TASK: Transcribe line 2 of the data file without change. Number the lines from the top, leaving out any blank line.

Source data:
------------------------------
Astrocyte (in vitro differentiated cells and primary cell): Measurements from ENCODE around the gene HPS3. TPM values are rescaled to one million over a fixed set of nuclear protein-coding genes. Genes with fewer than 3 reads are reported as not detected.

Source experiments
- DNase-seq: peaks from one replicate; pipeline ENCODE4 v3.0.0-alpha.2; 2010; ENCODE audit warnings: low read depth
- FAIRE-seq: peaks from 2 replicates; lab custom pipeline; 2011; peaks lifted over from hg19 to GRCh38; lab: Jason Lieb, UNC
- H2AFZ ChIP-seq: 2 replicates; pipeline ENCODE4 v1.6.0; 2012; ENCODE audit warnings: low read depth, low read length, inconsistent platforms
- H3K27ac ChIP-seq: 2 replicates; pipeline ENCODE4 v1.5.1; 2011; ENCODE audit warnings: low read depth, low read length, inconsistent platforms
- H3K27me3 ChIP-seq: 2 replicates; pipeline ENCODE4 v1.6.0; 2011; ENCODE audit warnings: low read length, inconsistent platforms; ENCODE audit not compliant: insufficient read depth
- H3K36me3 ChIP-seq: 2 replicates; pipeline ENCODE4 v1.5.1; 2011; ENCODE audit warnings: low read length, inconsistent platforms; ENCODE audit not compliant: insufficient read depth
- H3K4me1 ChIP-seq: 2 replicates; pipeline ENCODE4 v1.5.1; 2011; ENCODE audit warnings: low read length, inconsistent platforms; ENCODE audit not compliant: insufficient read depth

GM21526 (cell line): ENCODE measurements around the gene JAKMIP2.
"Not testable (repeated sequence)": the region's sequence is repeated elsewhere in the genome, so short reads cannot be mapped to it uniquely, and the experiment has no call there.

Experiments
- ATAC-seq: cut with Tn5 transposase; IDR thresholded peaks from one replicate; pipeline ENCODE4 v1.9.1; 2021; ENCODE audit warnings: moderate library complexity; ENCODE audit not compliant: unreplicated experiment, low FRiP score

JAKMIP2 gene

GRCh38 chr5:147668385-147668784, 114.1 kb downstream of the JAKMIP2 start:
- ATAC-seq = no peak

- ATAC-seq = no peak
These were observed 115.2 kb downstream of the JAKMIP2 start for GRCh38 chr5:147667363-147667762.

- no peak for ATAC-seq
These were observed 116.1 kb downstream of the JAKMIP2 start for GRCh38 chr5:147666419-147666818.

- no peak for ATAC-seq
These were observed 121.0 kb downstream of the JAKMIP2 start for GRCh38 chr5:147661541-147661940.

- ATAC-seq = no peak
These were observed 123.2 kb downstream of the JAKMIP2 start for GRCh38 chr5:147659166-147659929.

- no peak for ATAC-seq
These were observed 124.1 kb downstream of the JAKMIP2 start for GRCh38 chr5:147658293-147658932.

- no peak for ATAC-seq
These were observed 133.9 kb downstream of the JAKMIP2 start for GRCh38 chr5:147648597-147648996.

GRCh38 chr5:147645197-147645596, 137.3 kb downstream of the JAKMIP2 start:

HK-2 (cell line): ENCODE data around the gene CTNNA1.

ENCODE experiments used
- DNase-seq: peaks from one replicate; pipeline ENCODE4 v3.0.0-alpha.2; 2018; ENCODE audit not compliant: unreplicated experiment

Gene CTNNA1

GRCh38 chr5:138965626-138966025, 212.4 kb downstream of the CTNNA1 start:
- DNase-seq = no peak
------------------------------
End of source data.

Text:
Source experiments